By Luminous Jannamike

ABUJA – The Management of the National Hospital Abuja has played down reports that some patients could not access needed medical services due to the on-going strike by health workers operating under the aegis of Joint Health Sector Union (JOHESU).

Speaking to Vanguard in Abuja, the National Hospital Spokesman, Dr. Tayo Haastruup, said measures were already in place to cushion the effects of manpower deficit experienced at the hospital.


He said:  “Notwithstanding the on-going strike, the hospital management has ensured that doctors, consultants and other specialists are around at all times to attend to patients who require attention.

“We have motivated our staff members who are not on strike to make sure they get hold of the right end of their sticks and do so quite instructively and efficiently.

“But I must reiterate that doctors are trained to examine patients and recommend drugs or therapy for treatment.

“For cases that require drugs to be recommended, our doctors simply do so and the patients go to private pharmacies to purchase them. For those that require further medical tests, our doctors instruct patients to visit private laboratories for the tests and return with the results for the continuation of their treatment.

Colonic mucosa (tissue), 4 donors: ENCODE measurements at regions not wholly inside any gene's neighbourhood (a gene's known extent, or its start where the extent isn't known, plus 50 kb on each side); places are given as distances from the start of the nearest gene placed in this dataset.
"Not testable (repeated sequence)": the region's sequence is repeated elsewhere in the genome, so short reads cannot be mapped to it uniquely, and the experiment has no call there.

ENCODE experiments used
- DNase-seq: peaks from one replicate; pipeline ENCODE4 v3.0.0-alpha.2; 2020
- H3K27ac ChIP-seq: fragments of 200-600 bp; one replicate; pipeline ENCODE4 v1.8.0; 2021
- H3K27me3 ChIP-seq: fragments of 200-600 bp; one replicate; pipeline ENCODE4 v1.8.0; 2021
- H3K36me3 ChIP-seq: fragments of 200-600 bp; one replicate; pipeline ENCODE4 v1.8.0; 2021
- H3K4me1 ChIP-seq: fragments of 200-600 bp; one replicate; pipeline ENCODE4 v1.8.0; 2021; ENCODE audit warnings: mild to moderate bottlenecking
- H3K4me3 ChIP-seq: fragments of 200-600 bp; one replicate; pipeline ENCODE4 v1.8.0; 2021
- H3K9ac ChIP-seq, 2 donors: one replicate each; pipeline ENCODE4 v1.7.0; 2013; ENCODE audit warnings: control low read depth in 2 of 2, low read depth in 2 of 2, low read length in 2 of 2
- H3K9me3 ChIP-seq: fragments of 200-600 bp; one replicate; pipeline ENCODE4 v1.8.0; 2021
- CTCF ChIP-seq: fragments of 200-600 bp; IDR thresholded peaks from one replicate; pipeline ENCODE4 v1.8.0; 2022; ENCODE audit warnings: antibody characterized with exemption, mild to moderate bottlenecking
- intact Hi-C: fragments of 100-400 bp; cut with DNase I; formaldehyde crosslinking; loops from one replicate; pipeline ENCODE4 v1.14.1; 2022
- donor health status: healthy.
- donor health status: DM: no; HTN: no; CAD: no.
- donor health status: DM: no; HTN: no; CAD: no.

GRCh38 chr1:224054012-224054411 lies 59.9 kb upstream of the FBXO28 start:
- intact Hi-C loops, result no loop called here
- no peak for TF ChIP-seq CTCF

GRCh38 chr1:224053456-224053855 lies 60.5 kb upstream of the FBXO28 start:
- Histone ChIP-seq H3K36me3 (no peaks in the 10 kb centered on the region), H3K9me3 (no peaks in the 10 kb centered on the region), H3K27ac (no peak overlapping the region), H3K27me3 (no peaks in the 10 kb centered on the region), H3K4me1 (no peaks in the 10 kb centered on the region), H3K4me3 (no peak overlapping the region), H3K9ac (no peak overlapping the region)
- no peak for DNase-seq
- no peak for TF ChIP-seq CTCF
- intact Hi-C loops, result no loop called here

“Out-patients and those on appointment are still been attended to the fullest capacities. So, activities are pretty normal. The only aspect we have not carried on as usual is the intake of new patients. We have deliberately reduced the number of patients we place on admission daily to enable us manage the various cases without compromising on quality of care.

“Beyond that, we have every other thing under control. The public should not panic. Our services are still rendered as they should,” he explained.

Similarly, the Head of a sensitive department at the Federal Staff Hospital (FSH) Jabi Abuja, who asked not to be named for fear of being attacked by the striking workers, told Vanguard that the hospital had already hired casual staff to take the places of those on strike albeit in the interim.

“We have our casual staff already filling the lacuna created by those who are on strike. The health services we provide are still been maintained. However, we have reduced the number of in-patients we are admitting.

“Excluding the reductions we have made, every other thing is going on smoothly,” he said.

When our correspondent toured the family health and orthopaedic wards of the two hospitals, nothing unusual was observed among patients and their relatives. They seemed contented with the level of service they were receiving.

Meanwhile, vehicular and human traffic was heavy as usual within and outside the premises of the two hospitals.

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